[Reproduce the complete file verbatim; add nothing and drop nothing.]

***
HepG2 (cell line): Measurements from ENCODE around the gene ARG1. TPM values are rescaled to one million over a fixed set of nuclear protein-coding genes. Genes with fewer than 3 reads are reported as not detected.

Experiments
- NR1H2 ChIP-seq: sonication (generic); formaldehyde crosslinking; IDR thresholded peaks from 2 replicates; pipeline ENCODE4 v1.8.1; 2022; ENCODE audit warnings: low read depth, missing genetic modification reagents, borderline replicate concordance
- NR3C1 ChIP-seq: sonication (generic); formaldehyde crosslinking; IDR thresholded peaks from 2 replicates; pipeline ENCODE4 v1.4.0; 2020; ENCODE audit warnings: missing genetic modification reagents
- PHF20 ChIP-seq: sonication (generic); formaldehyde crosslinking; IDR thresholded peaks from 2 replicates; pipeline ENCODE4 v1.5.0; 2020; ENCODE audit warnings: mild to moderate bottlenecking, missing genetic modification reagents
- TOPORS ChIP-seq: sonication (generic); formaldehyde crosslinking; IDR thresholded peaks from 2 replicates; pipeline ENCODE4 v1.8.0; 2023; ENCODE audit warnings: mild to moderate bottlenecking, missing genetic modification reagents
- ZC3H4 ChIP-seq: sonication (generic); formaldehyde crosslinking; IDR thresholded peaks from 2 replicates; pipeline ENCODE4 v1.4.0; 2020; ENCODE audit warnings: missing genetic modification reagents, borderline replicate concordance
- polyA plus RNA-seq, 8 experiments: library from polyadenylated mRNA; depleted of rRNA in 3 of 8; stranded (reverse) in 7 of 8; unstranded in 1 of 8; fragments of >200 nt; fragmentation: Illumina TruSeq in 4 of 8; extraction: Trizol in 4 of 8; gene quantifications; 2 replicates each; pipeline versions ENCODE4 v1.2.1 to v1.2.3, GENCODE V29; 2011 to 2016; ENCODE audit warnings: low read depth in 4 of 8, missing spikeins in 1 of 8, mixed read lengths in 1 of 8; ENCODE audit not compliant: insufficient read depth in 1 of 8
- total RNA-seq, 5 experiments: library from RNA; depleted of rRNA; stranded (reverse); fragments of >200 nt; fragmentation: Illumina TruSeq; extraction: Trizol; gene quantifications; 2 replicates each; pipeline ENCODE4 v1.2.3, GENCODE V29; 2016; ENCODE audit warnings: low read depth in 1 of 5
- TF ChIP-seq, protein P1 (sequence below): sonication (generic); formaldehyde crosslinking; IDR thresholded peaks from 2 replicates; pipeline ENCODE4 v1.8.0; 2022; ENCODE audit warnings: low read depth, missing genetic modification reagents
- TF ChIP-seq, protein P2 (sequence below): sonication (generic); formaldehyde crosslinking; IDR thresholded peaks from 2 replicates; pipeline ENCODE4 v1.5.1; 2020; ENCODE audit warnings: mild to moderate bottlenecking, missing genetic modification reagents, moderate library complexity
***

HepG2 (cell line): Measurements from ENCODE around the gene ARG1. TPM values are rescaled to one million over a fixed set of nuclear protein-coding genes. Genes with fewer than 3 reads are reported as not detected.

Experiments
- NR1H2 ChIP-seq: sonication (generic); formaldehyde crosslinking; IDR thresholded peaks from 2 replicates; pipeline ENCODE4 v1.8.1; 2022; ENCODE audit warnings: low read depth, missing genetic modification reagents, borderline replicate concordance
- NR3C1 ChIP-seq: sonication (generic); formaldehyde crosslinking; IDR thresholded peaks from 2 replicates; pipeline ENCODE4 v1.4.0; 2020; ENCODE audit warnings: missing genetic modification reagents
- PHF20 ChIP-seq: sonication (generic); formaldehyde crosslinking; IDR thresholded peaks from 2 replicates; pipeline ENCODE4 v1.5.0; 2020; ENCODE audit warnings: mild to moderate bottlenecking, missing genetic modification reagents
- TOPORS ChIP-seq: sonication (generic); formaldehyde crosslinking; IDR thresholded peaks from 2 replicates; pipeline ENCODE4 v1.8.0; 2023; ENCODE audit warnings: mild to moderate bottlenecking, missing genetic modification reagents
- ZC3H4 ChIP-seq: sonication (generic); formaldehyde crosslinking; IDR thresholded peaks from 2 replicates; pipeline ENCODE4 v1.4.0; 2020; ENCODE audit warnings: missing genetic modification reagents, borderline replicate concordance
- polyA plus RNA-seq, 8 experiments: library from polyadenylated mRNA; depleted of rRNA in 3 of 8; stranded (reverse) in 7 of 8; unstranded in 1 of 8; fragments of >200 nt; fragmentation: Illumina TruSeq in 4 of 8; extraction: Trizol in 4 of 8; gene quantifications; 2 replicates each; pipeline versions ENCODE4 v1.2.1 to v1.2.3, GENCODE V29; 2011 to 2016; ENCODE audit warnings: low read depth in 4 of 8, missing spikeins in 1 of 8, mixed read lengths in 1 of 8; ENCODE audit not compliant: insufficient read depth in 1 of 8
- total RNA-seq, 5 experiments: library from RNA; depleted of rRNA; stranded (reverse); fragments of >200 nt; fragmentation: Illumina TruSeq; extraction: Trizol; gene quantifications; 2 replicates each; pipeline ENCODE4 v1.2.3, GENCODE V29; 2016; ENCODE audit warnings: low read depth in 1 of 5
- TF ChIP-seq, protein P1 (sequence below): sonication (generic); formaldehyde crosslinking; IDR thresholded peaks from 2 replicates; pipeline ENCODE4 v1.8.0; 2022; ENCODE audit warnings: low read depth, missing genetic modification reagents
- TF ChIP-seq, protein P2 (sequence below): sonication (generic); formaldehyde crosslinking; IDR thresholded peaks from 2 replicates; pipeline ENCODE4 v1.5.1; 2020; ENCODE audit warnings: mild to moderate bottlenecking, missing genetic modification reagents, moderate library complexity